100 million jobs in 10 years, increasing manufacture to 25 per cent of GDP
Manufacturing Policy as a pipe dream of a lazy, stagnant government
Is it the return of controversial SEZ by another garb?
By Ravi Shanker Kapoor
The National Manufacturing Policy, recently cleared by the Cabinet, has ambitious goals—increasing the share of manufacturing from the present 16 per cent to 25 per cent of GDP by 2022, and adding 100 million jobs in this period. It has also made good recommendations for boosting industrial growth. But the question is: Will the functionaries within the ruling United Progressive Alliance (UPA) allow the policy to be implemented in the first place?
The new policy candidly admits, “On an average, a manufacturing unit needs to comply with nearly 70 laws and regulations. Apart from facing multiple inspections, these units have to file sometime as many as 100 returns in a year. This kind of compliance burden puts-off young entrepreneurs and they are not willing to take up an entrepreneurial role. As a result, a large number of people who could have been self employed and would contribute to further employment and enhance economic activity, end up accepting jobs much below their potential.”
Further, it says, “The Government has to recognise the need to reinvent itself and allow the industry to self regulate itself to the extent possible.” It goes on to propose mechanisms for cooperation of public or private institutions with government inspection services “under the overall control of statutory authorities”. Regarding laws and regulations related to environment, Central and State governments may delegate the power as allowed by the relevant statutes to an official of the State Pollution Control Board posted in the zone.
“The entire process of clearances by Central and State authorities will be progressively made web-enabled,” it says. “Timelines will be defined in respect of all clearances. In case the decision is not taken in the specified timeline, the clearance will be deemed to have been given on expiry of timeline.”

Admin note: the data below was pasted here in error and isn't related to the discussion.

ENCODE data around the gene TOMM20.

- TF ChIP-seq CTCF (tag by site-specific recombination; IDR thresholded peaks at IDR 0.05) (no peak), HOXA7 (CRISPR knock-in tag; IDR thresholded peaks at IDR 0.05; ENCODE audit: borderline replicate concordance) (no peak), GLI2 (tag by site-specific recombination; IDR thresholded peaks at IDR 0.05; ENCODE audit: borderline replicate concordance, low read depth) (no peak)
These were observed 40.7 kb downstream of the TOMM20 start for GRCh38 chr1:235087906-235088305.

The policy has also recommended a combined application form and a common register. It seeks to replace multiple returns to different departments with one simplified monthly/quarterly return, wherever feasible.
These recommendations are sensible and one wishes that they get implemented.
The policy hopes to “catalyse” industrialisation with the establishment of seven National Investment and Manufacturing Zones (NIMZs), “which will be developed in the nature of green-field industrial townships, benchmarked with the best manufacturing hubs in the world. These will also help us to meet the increasing demand for creating world-class urban centres in India, while will also absorb surplus labour by providing them gainful employment opportunities.”
But NIMZs have been compared with the erstwhile Special Economic Zones (SEZs). The SEZs, it may be recalled, were accused of being real estate businesses. So, what’s the guarantee that the NIMZs would not become SEZs? In an interview, Commerce, Industry and Textiles Minister Anand Sharma accepted that it was “partially true” that some SEZs were realty ventures. “There are more than 500 SEZs, here you have only seven NIMZs. Second, these will be stand-alone cities that are not going to undertake manufacturing but will be mega industrial townships. After Independence only two planned cities came up—Jamshedpur and Chandigarh. More than Rs 5 lakh crore of our exports come from SEZs, millions are employed.”
What he is suggesting is that the proposed NIMZs in particular and the National Manufacturing Policy in general have the potential to boost industrialisation. The policy is a “game-changer,” he claimed. “We have got a very robust policy framework that will be attractive to investors.” The framework may be robust, Mr. Sharma, but are you sure you can put into practice?
The policy says that the development of “Indian manufacturing sector calls for deepening and re-calibrating of economic reforms that would strengthen the sector and make it grow faster and become an engine of inclusive growth.” But how can the ruling coalition deepen reforms if its prominent functionaries are pushing an agenda that is seen as anti-business? Howsoever attractive the framework may be to investors, they would not be enthused to come to India if Luddites and rabidly anti-industry activists incessantly campaign against industrial projects. The high targets of the National Manufacturing Policy cannot be attained if there is policy paralysis.
Confusion at the top has resulted into what Wipro chairman Azim Premji calls “complete absence of decision making” in the government. “I think the biggest concerns are governance issues… complete absence of decision-making among leaders in the government,” he recently said. If prompt corrective action is not taken, there would be a setback to economic growth, he added.
Unfortunately, the UPA government remains in the denial mode, as evident from its rejection of the Premji’s views. It has to be responsive to the concerns of business if it wants the National Manufacturing Policy to be successful.
(The author is a freelance journalist)